The purpose of this paper is to fill this significant void in our knowledge of the informal venture capital market by examining the exits made by of Finnish business angels. The paper first looks at the aggregate pattern of exits and then explores differences between successful and unsuccessful investors.
Business angels are extremely difficult to identify. They have a preference for anonymity, there are no directories of individual investors and no public records of their investment transactions (Wetzel, 1981; 1987). They may also be reluctant to respond to research surveys because of the private and personal nature of the subject matter and the fear of being identified and then deluged with investment proposals (Haar et al, 1988). The size and characteristics of the population of informal investors is therefore unknown, and probably unknowable (Wetzel, 1981). Because the population is not known, this means that it is not possible to test any sample of business angels for its representativeness.
The approach that was used in this study was based on evidence from a review of previous studies that the most effective method of both identifying business angels and obtaining a high response rate is by personal contact through 'networking' (Mason and Harrison, 1994). Moreover, as investors tend to be linked by friendship and business networks, identification of an initial group of informal investor typically leads to an introduction to others. A list of 151 names was compiled following approaches to a business mentor organisation and to business professionals (e.g. venture capitalists, science park managers) plus referrals from the investors identified by these two sources. Contact with these individuals led to completed face-to-face interviews with 59 of them, comprising 38 active and 21 potential business angels. The active angels had made a total of 155 investments in unquoted companies and 20 investors had exited from 49 of them. It is these investors and these exits that are the subject of this paper.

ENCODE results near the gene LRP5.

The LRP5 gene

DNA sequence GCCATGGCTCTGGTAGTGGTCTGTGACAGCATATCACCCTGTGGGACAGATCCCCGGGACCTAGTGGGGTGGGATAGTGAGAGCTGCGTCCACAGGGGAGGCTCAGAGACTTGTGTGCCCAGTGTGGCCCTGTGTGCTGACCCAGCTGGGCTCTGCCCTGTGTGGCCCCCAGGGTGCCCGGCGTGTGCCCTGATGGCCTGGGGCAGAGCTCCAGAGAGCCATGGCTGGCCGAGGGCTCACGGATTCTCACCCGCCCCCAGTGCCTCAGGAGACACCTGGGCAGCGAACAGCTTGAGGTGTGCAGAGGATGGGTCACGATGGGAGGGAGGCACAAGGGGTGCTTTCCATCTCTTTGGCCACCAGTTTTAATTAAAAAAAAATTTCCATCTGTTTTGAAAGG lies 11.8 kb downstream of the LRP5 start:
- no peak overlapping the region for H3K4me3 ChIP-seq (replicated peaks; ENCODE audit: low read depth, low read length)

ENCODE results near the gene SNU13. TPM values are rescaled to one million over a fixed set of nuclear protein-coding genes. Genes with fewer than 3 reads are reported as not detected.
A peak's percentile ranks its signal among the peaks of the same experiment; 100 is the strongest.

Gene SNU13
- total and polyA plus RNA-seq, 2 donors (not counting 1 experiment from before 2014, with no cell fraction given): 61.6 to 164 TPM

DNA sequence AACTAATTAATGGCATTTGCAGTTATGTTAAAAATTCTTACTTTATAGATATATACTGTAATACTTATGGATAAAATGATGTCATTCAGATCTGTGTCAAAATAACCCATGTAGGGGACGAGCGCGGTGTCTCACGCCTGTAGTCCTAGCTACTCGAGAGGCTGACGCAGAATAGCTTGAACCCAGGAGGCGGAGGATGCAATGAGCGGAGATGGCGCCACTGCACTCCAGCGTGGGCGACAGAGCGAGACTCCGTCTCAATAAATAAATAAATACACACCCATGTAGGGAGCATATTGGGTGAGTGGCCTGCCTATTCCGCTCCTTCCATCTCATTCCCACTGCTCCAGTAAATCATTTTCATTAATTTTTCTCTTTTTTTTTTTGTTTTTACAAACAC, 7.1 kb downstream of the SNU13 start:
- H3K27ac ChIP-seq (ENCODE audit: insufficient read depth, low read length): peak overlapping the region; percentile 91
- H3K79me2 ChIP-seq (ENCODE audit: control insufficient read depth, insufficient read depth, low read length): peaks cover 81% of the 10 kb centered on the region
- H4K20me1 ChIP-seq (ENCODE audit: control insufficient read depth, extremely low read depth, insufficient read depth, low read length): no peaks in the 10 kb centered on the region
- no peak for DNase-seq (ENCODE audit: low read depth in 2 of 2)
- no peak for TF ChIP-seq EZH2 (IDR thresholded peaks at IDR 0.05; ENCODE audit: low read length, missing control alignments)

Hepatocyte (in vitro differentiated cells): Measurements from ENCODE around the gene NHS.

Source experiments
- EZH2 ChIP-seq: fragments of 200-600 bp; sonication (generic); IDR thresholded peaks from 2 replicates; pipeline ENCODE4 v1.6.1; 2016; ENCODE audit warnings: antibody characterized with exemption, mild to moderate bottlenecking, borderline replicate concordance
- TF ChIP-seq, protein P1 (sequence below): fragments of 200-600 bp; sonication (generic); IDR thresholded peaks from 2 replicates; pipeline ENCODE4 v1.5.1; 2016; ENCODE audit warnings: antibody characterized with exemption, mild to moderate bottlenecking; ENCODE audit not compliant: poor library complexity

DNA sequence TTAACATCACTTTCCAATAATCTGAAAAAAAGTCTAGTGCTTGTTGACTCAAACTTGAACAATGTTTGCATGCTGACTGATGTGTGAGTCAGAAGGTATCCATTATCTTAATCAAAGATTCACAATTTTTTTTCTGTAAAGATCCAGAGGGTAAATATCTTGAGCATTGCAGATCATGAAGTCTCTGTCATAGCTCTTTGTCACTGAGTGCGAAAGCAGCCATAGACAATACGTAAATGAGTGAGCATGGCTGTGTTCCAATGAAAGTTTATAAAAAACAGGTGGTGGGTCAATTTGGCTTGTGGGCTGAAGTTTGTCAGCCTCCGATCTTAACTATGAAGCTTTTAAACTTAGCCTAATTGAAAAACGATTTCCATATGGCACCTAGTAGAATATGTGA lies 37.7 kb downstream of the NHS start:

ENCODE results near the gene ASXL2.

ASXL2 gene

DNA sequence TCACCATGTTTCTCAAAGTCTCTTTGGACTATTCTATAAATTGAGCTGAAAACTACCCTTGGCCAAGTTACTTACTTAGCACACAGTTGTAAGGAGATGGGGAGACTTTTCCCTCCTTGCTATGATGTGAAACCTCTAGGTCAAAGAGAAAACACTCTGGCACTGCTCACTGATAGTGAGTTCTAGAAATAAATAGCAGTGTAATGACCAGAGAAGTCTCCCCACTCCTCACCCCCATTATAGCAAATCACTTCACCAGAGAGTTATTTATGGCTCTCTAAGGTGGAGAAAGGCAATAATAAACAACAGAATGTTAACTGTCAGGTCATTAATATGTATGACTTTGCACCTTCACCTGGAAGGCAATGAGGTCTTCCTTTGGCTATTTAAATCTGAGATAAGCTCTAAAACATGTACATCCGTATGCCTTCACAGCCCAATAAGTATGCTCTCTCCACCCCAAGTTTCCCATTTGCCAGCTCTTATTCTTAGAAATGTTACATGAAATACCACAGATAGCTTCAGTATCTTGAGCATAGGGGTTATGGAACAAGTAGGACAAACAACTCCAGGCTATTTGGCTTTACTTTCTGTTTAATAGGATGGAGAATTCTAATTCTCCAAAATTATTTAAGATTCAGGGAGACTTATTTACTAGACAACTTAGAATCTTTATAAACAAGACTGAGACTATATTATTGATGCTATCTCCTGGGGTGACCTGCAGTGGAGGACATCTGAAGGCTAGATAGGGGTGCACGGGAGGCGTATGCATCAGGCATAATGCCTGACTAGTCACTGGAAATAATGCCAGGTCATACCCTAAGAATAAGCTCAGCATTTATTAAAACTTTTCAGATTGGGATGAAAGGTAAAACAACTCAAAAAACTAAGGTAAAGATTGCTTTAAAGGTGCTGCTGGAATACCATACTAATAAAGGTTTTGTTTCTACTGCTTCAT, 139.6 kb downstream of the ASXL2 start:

A number of limitations to the study should be noted at the outset. The first, and most significant, limitation is that the exit information is not deal specific but is only investor specific. Second, the number of exits is relatively small. This reflects the inherent difficulties in identifying business angels, the small population of business angels that exist in a country the size of Finland (5 million population) and the underdeveloped nature of its equity culture. Indeed a formal venture capital industry has only been in existence since the late 1980s. Thus, the concept of making informal venture capital investments is relatively new. The small number of exits prevents any statistical analysis from being undertaken. Third, the sample is likely to be biased towards the more active business angels in Finland. As such, these investors may have a high average number of exits. Fourth, there may be a bias in favour of investors with a strong interest in investing in technology businesses because of the networking sources used to identify business angels.